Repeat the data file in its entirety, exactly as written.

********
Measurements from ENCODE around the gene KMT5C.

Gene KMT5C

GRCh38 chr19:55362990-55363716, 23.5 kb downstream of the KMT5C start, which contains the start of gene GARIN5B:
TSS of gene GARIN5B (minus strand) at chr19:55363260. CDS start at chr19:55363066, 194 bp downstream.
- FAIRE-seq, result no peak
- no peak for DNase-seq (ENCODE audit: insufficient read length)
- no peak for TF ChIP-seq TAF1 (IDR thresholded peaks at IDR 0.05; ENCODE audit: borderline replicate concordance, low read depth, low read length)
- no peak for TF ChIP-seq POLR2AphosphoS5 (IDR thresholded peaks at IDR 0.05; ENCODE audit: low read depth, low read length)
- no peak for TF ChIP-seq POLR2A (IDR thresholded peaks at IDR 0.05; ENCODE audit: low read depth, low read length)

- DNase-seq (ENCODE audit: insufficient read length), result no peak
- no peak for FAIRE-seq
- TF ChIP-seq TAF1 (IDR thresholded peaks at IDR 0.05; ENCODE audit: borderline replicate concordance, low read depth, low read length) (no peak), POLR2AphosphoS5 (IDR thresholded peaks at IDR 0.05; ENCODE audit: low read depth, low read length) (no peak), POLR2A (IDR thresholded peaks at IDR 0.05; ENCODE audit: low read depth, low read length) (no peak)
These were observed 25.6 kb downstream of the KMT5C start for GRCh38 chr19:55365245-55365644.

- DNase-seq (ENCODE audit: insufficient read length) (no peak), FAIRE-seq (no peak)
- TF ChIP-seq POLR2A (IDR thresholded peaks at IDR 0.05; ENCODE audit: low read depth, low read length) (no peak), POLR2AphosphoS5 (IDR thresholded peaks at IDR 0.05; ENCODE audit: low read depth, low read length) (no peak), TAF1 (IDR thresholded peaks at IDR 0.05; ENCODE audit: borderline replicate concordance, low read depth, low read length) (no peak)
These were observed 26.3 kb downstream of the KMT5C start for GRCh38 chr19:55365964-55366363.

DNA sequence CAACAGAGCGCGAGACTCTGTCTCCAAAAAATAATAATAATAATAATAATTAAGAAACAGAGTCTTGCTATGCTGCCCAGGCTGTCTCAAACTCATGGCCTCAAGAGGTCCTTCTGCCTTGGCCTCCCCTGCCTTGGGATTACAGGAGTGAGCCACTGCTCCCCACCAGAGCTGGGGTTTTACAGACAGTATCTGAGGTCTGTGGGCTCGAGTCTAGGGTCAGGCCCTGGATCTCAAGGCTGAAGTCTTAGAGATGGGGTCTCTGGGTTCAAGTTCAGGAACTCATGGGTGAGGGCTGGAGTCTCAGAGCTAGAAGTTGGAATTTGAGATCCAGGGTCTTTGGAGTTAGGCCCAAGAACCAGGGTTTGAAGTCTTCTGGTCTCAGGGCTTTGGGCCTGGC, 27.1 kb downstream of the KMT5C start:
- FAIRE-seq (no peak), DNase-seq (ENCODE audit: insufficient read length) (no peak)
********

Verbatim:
Measurements from ENCODE around the gene KMT5C.

Gene KMT5C

GRCh38 chr19:55362990-55363716, 23.5 kb downstream of the KMT5C start, which contains the start of gene GARIN5B:
TSS of gene GARIN5B (minus strand) at chr19:55363260. CDS start at chr19:55363066, 194 bp downstream.
- FAIRE-seq, result no peak
- no peak for DNase-seq (ENCODE audit: insufficient read length)
- no peak for TF ChIP-seq TAF1 (IDR thresholded peaks at IDR 0.05; ENCODE audit: borderline replicate concordance, low read depth, low read length)
- no peak for TF ChIP-seq POLR2AphosphoS5 (IDR thresholded peaks at IDR 0.05; ENCODE audit: low read depth, low read length)
- no peak for TF ChIP-seq POLR2A (IDR thresholded peaks at IDR 0.05; ENCODE audit: low read depth, low read length)

- DNase-seq (ENCODE audit: insufficient read length), result no peak
- no peak for FAIRE-seq
- TF ChIP-seq TAF1 (IDR thresholded peaks at IDR 0.05; ENCODE audit: borderline replicate concordance, low read depth, low read length) (no peak), POLR2AphosphoS5 (IDR thresholded peaks at IDR 0.05; ENCODE audit: low read depth, low read length) (no peak), POLR2A (IDR thresholded peaks at IDR 0.05; ENCODE audit: low read depth, low read length) (no peak)
These were observed 25.6 kb downstream of the KMT5C start for GRCh38 chr19:55365245-55365644.

- DNase-seq (ENCODE audit: insufficient read length) (no peak), FAIRE-seq (no peak)
- TF ChIP-seq POLR2A (IDR thresholded peaks at IDR 0.05; ENCODE audit: low read depth, low read length) (no peak), POLR2AphosphoS5 (IDR thresholded peaks at IDR 0.05; ENCODE audit: low read depth, low read length) (no peak), TAF1 (IDR thresholded peaks at IDR 0.05; ENCODE audit: borderline replicate concordance, low read depth, low read length) (no peak)
These were observed 26.3 kb downstream of the KMT5C start for GRCh38 chr19:55365964-55366363.

DNA sequence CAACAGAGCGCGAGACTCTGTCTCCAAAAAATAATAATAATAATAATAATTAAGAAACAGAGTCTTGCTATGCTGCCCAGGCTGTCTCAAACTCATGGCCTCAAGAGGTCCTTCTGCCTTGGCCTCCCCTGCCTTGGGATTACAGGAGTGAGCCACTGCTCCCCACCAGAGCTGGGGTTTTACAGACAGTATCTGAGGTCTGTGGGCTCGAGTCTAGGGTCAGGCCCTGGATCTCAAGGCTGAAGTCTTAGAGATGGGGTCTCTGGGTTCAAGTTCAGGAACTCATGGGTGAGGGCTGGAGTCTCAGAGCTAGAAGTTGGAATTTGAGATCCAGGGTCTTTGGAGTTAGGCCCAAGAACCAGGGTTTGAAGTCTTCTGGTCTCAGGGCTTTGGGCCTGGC, 27.1 kb downstream of the KMT5C start:
- FAIRE-seq (no peak), DNase-seq (ENCODE audit: insufficient read length) (no peak)